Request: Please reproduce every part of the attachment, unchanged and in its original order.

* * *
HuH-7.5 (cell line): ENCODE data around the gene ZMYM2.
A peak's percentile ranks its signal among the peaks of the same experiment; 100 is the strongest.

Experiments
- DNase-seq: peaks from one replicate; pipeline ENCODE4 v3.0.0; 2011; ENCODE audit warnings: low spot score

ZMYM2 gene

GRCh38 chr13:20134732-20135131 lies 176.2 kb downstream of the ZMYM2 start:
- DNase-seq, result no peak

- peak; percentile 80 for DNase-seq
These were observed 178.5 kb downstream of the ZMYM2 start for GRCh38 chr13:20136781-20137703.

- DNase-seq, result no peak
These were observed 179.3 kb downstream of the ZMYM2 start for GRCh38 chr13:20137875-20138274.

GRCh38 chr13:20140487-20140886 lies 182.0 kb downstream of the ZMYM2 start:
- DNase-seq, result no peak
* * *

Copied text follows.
HuH-7.5 (cell line): ENCODE data around the gene ZMYM2.
A peak's percentile ranks its signal among the peaks of the same experiment; 100 is the strongest.

Experiments
- DNase-seq: peaks from one replicate; pipeline ENCODE4 v3.0.0; 2011; ENCODE audit warnings: low spot score

ZMYM2 gene

GRCh38 chr13:20134732-20135131 lies 176.2 kb downstream of the ZMYM2 start:
- DNase-seq, result no peak

- peak; percentile 80 for DNase-seq
These were observed 178.5 kb downstream of the ZMYM2 start for GRCh38 chr13:20136781-20137703.

- DNase-seq, result no peak
These were observed 179.3 kb downstream of the ZMYM2 start for GRCh38 chr13:20137875-20138274.

GRCh38 chr13:20140487-20140886 lies 182.0 kb downstream of the ZMYM2 start:
- DNase-seq, result no peak